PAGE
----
Point Cloud to BIM – How we do it
Firstly, what is Point Cloud to BIM?
It is the process of 3D laser scanning of a physical space or site, so we can create a highly accurate digital representation of it. This is then used for design, assessing progress or for evaluating the options a space has. We often use the process when clients need to alter an existing building, but need to keep an established structure in place so need a very accurate representation of the current building.
During this phase it is important to gather as much information as possible from the client and field about the project, so we can define the Scope of Work and timeline for the project. We will confirm the site conditions and will standardise and create template worksheets to help assure the quality of the final BIM model.
We use the most advanced 3D laser scanners available to capture data in the form of millions of ‘data points’ on a building. The device has an eye-safe laser rotating at a high speed; when it hits a solid surface, it records its position as the data points.
These data points are combined together to form a ‘Point Cloud Scan’ which allows for highly accurate representations of the scan subject, so that it is possible to see the exact dimensions and details of a space.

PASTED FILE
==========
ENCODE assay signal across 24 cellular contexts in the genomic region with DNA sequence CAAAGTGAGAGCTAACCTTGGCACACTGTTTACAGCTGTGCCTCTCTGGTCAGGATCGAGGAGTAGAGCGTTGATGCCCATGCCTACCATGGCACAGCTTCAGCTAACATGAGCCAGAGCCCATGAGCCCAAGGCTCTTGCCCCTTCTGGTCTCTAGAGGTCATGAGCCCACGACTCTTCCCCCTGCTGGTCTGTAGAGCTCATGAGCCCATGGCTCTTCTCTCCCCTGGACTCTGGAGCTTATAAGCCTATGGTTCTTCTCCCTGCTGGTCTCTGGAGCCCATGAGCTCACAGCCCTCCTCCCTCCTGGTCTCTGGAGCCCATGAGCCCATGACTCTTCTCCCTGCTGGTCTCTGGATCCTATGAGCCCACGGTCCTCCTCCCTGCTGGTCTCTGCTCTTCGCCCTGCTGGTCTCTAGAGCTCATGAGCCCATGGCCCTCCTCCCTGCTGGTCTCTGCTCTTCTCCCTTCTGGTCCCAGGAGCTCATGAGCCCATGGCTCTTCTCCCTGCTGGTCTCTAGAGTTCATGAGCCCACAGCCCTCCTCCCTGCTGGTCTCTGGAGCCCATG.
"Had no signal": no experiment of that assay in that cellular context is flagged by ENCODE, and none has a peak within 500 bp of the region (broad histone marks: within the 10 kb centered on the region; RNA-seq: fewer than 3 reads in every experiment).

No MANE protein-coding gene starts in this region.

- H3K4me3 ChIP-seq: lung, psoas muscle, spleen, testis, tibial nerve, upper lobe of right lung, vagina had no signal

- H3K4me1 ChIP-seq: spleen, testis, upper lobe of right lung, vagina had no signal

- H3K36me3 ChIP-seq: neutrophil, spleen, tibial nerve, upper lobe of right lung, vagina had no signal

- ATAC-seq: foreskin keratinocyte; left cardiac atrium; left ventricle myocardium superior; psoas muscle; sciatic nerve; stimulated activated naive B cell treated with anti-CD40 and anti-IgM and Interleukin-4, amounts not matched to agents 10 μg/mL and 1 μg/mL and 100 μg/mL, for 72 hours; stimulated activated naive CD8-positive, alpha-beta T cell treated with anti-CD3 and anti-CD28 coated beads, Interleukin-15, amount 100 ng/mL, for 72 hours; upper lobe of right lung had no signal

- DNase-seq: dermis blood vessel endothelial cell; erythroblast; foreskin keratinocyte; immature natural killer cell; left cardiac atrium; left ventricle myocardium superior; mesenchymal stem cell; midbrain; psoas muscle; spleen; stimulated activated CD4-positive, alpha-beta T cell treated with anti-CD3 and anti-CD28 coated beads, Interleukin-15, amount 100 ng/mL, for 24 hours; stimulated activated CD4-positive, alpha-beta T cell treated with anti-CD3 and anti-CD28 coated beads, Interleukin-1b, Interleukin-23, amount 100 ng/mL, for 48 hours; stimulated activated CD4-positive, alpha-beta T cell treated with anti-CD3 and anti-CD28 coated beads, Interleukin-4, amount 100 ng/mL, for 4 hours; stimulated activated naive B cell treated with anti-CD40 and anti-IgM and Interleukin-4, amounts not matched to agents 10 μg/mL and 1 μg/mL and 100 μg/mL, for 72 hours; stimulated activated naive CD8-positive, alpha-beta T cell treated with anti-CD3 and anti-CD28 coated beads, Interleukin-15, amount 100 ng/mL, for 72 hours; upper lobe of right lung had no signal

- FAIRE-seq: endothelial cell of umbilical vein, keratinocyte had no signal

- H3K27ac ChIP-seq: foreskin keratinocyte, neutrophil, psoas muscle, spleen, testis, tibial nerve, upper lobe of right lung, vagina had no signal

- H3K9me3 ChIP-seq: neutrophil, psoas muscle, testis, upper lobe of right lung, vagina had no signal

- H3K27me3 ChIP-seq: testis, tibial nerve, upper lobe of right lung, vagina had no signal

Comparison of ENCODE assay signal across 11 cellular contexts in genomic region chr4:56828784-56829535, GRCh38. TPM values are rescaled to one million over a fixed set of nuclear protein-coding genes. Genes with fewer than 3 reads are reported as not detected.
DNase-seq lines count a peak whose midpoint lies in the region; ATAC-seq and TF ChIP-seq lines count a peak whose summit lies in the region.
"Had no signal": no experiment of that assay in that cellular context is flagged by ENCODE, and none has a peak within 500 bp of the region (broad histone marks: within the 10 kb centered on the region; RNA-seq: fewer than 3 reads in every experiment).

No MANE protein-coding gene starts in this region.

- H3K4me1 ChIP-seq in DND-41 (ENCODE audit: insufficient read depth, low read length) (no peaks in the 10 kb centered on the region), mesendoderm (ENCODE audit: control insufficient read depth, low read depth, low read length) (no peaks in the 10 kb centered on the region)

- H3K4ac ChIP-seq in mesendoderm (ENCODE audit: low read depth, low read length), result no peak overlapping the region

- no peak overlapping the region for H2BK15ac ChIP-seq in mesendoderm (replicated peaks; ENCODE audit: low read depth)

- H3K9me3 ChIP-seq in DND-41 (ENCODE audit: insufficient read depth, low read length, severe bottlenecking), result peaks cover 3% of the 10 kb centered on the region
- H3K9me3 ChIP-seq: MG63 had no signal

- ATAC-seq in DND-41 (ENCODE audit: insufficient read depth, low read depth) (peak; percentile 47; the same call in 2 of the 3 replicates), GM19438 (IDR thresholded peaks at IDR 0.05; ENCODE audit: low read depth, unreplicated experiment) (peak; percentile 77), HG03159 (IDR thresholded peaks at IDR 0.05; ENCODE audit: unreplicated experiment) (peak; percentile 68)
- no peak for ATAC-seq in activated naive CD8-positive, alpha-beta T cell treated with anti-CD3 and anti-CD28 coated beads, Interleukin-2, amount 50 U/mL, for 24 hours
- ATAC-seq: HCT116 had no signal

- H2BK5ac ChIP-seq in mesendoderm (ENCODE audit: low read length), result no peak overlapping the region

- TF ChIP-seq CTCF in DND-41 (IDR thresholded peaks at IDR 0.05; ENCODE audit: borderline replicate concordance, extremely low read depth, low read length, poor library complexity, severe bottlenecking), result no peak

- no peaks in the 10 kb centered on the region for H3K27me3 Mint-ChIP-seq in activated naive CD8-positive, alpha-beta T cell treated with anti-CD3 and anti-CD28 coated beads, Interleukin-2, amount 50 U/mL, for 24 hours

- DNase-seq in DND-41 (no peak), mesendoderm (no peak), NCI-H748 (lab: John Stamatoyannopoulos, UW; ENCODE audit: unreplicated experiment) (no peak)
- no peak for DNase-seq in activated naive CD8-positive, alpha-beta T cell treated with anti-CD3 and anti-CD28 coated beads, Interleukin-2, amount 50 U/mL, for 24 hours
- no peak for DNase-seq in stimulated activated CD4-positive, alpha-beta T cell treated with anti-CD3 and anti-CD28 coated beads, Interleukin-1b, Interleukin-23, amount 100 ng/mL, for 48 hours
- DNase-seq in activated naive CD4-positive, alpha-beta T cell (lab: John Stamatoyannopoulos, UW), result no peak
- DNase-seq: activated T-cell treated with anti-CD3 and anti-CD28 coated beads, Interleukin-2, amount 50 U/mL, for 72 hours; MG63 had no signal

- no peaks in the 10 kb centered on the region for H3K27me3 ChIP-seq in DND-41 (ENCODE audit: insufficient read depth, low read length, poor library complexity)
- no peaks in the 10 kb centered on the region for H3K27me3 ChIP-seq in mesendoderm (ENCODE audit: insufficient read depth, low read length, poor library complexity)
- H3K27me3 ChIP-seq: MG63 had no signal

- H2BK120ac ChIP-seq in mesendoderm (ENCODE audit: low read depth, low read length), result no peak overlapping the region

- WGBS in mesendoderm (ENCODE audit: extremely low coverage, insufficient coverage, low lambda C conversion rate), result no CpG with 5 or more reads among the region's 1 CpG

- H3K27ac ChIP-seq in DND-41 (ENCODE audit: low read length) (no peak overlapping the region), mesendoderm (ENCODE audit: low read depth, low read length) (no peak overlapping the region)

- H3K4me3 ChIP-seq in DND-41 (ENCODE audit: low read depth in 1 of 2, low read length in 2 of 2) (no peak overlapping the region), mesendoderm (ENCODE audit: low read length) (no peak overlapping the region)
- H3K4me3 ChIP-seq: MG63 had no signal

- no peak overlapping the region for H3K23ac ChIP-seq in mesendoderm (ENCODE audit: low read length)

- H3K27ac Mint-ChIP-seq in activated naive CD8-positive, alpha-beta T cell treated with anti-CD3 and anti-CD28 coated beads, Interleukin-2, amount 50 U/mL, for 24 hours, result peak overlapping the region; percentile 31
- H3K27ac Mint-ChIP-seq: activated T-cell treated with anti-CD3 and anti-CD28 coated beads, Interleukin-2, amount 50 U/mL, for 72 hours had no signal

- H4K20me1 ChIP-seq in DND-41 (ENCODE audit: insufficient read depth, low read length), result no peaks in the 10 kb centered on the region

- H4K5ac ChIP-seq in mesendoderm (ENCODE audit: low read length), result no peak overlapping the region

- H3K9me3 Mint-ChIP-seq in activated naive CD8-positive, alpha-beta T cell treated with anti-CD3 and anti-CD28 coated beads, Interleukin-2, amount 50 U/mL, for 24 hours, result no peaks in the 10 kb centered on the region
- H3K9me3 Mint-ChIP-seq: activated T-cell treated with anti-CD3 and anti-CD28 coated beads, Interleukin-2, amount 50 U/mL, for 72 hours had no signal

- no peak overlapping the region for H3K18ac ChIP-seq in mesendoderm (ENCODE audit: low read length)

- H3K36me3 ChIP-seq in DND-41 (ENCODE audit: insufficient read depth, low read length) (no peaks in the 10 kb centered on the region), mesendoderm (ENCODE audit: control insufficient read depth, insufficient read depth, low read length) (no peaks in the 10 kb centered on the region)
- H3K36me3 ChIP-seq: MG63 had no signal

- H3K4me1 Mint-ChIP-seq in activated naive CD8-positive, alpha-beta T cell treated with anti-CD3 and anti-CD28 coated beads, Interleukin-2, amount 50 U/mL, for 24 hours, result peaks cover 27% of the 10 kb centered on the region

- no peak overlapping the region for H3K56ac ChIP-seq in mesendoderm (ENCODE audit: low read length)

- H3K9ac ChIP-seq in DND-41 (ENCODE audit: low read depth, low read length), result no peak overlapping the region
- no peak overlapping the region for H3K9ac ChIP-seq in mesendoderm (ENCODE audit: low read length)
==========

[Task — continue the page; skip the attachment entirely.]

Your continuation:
This involves inspecting the Point Cloud Scan to check for interruptions in the data fluidity. As this could be caused by environmental vibrations, it may not be caught on the internal system checks. For processing, we’ll split the data points into clusters, and if any manipulation is required, we’ll always keep the originals as a back-up.
At the next post-registration stage, it is important to ensure that the alignment of the data is extremely important and is checked through the software and manually.
Firstly, the point cloud co-ordinates are verified before the scan is inserted into Revit, the BIM software that we use. If there is more than one Point Cloud file, the integrity and co-ordinates of each file must be assured simultaneously before being locked down to the location.
The Revit file will be set up according to the Scope of Work and level of detail required by the client, including the different building levels and usually a grid system to allow for detailed analysis.
Each element must be modelled as single correct Revit Elements using single column groups and hosted to the corresponding levels with the internal and external walls inserted accurately at the perimeters.
Once the model is set up, we have a quality assurance process involving a number of final checks of different sections of the model, checking for inconsistencies. After the quality assurance process is complete, the model is ready for use, providing an invaluable collaboration tool for complex projects.